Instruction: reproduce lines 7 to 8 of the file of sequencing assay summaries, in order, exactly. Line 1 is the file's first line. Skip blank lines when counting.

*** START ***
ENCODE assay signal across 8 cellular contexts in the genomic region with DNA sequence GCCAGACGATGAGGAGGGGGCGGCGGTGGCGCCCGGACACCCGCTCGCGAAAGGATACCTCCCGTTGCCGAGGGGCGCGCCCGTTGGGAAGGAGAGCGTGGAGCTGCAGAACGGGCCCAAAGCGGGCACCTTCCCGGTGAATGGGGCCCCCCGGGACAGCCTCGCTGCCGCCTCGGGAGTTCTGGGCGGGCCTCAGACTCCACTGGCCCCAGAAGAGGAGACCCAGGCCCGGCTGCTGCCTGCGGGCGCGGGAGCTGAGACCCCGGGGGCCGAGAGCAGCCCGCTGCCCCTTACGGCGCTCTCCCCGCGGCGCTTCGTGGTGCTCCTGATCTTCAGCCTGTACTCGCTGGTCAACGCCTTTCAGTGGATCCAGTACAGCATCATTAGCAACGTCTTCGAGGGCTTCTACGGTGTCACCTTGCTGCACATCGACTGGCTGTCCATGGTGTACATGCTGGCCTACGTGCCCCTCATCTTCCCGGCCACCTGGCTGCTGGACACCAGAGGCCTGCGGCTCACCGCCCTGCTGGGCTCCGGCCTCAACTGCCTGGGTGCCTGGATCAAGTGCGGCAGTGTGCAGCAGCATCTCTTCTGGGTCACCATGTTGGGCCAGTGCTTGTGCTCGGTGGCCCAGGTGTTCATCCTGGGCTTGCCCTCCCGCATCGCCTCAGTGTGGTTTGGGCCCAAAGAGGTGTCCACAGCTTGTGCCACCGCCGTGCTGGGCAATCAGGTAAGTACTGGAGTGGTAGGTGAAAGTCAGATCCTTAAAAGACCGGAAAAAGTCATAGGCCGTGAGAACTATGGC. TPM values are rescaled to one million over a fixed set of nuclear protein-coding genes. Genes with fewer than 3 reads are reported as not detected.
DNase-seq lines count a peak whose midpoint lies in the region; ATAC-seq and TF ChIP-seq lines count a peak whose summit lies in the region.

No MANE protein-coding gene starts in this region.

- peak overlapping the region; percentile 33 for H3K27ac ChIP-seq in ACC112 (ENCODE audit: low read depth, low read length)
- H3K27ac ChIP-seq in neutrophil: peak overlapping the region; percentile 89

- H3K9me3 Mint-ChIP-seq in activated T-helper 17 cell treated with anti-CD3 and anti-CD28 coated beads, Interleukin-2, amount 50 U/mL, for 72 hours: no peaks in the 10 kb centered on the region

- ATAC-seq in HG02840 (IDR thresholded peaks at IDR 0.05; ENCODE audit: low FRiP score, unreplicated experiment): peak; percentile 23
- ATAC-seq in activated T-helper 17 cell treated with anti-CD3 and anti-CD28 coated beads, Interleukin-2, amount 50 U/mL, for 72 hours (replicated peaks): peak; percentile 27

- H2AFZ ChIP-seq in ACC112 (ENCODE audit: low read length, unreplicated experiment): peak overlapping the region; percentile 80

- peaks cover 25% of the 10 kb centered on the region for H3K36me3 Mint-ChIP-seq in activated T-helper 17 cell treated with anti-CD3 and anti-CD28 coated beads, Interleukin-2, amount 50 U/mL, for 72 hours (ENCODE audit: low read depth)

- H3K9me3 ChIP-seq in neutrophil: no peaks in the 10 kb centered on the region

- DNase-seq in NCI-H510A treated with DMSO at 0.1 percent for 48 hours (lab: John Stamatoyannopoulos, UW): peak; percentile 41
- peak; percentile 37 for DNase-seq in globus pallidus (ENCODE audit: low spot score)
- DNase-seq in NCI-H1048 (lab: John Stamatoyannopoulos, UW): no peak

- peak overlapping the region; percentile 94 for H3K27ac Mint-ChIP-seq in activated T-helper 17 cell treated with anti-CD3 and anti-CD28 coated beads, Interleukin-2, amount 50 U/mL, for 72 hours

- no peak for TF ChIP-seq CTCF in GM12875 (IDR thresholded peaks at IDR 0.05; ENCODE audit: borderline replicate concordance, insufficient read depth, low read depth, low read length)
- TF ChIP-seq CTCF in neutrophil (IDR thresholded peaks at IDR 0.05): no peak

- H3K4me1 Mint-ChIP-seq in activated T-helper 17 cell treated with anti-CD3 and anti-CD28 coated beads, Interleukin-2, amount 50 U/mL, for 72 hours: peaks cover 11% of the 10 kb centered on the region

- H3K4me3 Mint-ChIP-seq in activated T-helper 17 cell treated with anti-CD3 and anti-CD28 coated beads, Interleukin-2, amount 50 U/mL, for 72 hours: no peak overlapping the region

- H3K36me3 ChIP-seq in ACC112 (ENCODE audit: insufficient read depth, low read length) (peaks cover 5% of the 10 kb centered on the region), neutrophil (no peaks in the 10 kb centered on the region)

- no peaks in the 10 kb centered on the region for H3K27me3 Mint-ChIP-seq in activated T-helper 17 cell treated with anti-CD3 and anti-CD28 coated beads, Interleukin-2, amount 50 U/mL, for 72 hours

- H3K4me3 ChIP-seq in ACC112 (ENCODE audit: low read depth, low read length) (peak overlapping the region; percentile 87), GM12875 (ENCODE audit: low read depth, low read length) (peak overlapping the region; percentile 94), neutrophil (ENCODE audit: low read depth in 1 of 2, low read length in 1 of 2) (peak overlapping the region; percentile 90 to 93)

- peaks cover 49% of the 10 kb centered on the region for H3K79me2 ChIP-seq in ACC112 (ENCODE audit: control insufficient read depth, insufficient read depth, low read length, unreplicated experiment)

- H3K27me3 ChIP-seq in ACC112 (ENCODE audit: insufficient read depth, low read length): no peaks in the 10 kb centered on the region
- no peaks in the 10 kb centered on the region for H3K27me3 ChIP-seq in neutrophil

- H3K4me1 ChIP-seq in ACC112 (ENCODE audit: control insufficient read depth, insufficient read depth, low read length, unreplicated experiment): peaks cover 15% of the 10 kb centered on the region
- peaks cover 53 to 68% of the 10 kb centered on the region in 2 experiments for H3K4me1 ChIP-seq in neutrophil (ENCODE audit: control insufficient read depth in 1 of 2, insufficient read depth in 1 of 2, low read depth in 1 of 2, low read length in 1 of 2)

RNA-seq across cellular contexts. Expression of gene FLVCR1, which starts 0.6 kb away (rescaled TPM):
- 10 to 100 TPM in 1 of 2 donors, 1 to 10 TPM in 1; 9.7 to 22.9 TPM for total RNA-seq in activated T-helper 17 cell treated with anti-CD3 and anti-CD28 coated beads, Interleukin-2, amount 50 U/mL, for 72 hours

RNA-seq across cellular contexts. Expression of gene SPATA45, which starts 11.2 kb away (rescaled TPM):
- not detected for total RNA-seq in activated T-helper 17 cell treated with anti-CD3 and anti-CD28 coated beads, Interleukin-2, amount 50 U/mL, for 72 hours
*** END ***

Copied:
- ATAC-seq in HG02840 (IDR thresholded peaks at IDR 0.05; ENCODE audit: low FRiP score, unreplicated experiment): peak; percentile 23
- ATAC-seq in activated T-helper 17 cell treated with anti-CD3 and anti-CD28 coated beads, Interleukin-2, amount 50 U/mL, for 72 hours (replicated peaks): peak; percentile 27